As you may have heard, Thursday was Thanksgiving Day – traditionally the day Americans overeat, watch football and get ready to spend insane amounts of money on things they probably don’t need. But there’s another, oft-forgotten tradition associated with Thanksgiving – giving thanks for the good things in your life.
Undoubtedly, there are many things for which most USF students should have given thanks, but there is one thing that every last one of us should have been thankful for – our attendance here.
No, I don’t mean this in a rah-rah, ‘Go Bulls,’ school-sprit sort of way. I mean something much more profound. All of us here have the opportunity to attend a university. And not just any university – one that gives its students the chance to receive a good education without racking up debt that will take countless years to repay.
Simply stating you’re thankful for this gift while reaching for a turkey leg, however, is meaningless. Anyone can claim to be thankful. Everyone needs to demonstrate thanks in the only way that matters: by applying themselves to their studies and learning as much as they can about a wide range of subjects.
Note: This is different than simply graduating. In a large, public university such as USF, it is not difficult to graduate without having learned much more than the most basic needs of your major. In fact, I am sure most of you know someone who takes full advantage of this “opportunity.” If he’s in your major, he does the least needed to pass each class. He doesn’t do much studying, and can often be overheard espousing nuggets of wisdom like, “Cs get degrees.” Or maybe she’s in a class outside of her major saying something snappy like, “I don’t care about this class. I’m majoring in underwater basket weaving, and I don’t need to know about literature. I just want a C.”
The need to do well in classes within your major should be self-evident. For most majors, these classes – at least in theory – should have a direct and clear application to what you think you’re going to do after graduating. If you’re too lazy or disinterested in your major to do well in these classes, maybe you should consider another track, no matter how insistent your parents are that you get a business degree.
More frustrating is when students have the attitude that required classes which aren’t explicitly part of their major are unnecessary fluff. These classes are at least as important as the ones that appear on your major’s list of required classes. The literature, language, math and humanities requirements are what separate universities from trade schools. Without these liberal arts requirements, a person with an engineering or chemistry degree would be no better educated than a person with a heating, ventilation and air conditioning (HVAC) certificate from the XYZ Trade School. In either case, the person learns only what is needed to perform a task.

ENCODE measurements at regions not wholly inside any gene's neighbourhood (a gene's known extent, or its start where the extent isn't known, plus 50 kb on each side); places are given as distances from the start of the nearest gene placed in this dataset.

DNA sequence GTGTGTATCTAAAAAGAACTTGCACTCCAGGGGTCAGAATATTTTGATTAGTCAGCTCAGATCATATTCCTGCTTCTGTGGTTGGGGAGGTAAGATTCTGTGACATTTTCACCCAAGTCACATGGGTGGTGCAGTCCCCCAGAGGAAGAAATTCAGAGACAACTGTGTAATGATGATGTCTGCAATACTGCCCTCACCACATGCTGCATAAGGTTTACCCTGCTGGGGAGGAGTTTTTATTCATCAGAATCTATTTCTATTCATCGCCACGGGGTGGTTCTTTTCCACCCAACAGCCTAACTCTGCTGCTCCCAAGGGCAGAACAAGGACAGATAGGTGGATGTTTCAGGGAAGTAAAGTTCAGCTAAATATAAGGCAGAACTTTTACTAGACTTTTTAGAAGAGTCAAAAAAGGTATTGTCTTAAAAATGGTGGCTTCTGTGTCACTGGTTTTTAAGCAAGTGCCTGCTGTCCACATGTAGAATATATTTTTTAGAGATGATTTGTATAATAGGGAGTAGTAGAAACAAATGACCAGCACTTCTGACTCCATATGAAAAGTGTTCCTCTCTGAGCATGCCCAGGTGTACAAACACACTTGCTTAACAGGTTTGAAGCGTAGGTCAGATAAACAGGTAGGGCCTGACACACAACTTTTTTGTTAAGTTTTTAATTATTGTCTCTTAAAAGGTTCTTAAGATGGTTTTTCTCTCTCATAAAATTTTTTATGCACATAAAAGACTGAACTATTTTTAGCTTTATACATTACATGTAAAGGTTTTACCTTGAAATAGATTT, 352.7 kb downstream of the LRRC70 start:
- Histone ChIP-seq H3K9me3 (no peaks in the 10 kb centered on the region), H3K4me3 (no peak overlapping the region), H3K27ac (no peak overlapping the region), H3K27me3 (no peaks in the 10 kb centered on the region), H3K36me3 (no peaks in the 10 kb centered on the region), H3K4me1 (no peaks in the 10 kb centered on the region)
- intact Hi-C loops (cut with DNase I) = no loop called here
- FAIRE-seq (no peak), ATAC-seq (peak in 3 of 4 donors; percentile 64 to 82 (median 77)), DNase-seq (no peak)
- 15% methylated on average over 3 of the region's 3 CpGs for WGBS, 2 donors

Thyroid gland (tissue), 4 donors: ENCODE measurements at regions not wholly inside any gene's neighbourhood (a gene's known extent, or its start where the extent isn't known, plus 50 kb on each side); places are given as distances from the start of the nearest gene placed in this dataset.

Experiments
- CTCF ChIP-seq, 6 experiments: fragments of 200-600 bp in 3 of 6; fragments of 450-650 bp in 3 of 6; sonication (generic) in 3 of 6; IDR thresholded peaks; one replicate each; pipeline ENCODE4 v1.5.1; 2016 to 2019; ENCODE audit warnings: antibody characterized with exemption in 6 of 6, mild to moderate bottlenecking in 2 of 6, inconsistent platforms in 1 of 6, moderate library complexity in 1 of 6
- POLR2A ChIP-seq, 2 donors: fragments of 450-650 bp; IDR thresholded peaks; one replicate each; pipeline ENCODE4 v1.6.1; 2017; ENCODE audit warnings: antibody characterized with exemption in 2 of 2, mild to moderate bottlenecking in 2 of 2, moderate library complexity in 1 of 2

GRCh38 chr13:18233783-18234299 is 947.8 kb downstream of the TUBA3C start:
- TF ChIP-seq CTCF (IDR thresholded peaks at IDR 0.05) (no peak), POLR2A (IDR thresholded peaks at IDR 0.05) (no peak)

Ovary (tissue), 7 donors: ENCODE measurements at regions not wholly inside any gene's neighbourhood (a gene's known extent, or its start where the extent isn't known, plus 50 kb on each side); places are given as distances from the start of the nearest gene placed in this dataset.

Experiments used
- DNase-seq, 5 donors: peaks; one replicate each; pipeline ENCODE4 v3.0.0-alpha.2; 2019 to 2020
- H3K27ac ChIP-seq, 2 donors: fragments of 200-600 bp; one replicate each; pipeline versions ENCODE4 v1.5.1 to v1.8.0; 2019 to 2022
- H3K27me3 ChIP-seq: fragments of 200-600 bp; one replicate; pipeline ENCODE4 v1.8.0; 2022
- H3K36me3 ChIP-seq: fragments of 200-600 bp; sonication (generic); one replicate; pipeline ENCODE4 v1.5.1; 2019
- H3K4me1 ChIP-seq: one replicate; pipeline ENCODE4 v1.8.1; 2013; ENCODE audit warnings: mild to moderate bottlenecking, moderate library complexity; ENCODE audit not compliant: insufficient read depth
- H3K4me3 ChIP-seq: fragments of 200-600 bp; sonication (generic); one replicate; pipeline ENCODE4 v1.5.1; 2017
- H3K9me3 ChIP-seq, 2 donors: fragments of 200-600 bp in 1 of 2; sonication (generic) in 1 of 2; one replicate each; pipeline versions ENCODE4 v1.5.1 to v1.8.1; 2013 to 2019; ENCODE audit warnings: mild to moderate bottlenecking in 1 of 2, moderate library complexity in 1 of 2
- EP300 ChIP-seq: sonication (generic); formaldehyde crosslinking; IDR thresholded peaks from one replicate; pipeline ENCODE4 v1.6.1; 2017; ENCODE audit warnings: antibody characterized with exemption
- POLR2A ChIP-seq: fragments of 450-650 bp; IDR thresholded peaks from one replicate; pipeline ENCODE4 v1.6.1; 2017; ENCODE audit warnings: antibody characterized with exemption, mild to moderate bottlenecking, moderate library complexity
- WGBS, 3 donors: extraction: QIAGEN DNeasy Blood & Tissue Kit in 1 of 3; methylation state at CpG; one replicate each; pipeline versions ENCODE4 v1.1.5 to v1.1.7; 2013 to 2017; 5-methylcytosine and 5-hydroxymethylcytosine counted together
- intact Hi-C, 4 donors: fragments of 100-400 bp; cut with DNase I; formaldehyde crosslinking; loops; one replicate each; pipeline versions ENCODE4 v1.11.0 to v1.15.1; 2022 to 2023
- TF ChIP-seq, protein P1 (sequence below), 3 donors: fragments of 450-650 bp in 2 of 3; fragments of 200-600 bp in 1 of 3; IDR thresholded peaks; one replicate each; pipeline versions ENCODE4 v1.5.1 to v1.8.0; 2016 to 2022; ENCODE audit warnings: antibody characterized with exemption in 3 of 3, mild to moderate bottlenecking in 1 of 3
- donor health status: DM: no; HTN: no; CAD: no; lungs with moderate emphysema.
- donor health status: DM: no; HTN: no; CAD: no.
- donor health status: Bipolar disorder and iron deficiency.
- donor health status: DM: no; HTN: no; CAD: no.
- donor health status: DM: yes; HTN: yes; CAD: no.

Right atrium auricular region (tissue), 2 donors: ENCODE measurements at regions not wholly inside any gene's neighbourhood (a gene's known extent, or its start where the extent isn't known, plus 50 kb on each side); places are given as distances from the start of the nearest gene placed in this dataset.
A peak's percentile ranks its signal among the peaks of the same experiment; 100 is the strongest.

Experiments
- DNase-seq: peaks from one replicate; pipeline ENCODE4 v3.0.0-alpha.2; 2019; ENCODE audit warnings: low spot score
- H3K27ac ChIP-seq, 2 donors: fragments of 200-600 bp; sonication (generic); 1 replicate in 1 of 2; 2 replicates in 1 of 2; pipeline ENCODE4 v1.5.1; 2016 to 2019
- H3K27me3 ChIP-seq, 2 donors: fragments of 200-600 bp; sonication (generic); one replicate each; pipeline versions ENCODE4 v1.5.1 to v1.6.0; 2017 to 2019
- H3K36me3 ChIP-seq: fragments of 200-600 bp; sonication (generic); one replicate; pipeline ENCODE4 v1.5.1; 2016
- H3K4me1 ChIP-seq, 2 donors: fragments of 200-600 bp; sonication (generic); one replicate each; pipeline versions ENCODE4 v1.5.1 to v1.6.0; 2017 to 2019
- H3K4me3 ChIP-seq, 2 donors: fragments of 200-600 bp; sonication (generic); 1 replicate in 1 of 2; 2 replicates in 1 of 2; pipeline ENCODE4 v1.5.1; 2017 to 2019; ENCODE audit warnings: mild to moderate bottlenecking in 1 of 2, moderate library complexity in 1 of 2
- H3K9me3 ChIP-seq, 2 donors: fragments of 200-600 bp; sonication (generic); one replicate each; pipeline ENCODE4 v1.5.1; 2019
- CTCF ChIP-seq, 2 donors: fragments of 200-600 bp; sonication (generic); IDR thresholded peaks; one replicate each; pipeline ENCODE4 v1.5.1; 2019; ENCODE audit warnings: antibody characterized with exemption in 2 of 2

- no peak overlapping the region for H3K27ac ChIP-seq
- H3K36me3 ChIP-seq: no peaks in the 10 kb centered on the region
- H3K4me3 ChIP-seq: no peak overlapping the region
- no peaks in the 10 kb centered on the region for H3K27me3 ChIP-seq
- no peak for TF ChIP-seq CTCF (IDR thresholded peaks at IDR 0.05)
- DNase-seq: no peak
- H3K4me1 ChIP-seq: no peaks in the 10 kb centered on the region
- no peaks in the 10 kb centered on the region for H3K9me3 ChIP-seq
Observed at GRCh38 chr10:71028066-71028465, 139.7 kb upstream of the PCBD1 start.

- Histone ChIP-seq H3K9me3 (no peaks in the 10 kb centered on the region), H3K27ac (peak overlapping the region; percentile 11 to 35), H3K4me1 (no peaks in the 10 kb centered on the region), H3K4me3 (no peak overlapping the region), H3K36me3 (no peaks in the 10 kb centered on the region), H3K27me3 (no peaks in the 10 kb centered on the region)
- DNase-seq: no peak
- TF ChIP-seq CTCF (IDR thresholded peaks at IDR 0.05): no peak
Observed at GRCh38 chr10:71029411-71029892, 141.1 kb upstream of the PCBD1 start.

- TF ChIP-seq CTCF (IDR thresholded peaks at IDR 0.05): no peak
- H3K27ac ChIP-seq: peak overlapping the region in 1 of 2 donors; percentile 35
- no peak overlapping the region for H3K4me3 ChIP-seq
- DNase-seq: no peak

Of course, my fellow liberal arts majors, you are not exempt from this. Studies of hard sciences and mathematics that do not fall directly in line with your major are just as important to you as those humanities courses are to the engineering major. Classes that are not directly related to a student’s major force the student to think in different ways and, hopefully, about things they may not be comfortable with.
According to Dan Bagley, a professor in USF’s School of Mass Communications, liberal arts classes focus “less on what to think and more on how to think.” Students who receive a liberal arts education are less likely to take statements at face value.
This very trait is what is most important about the liberal arts. They foster freedom and further knowledge. When one doesn’t question what is being taught, that knowledge is not challenged. When knowledge goes unchallenged, it becomes dogma and learning comes to a halt.
So, when it’s your turn to register this fall, remember just what you have to be thankful for. And this spring, as you are taking these classes, don’t just say you are thankful: display that gratitude by learning.
Josh Corban is a senior majoring in anthropology.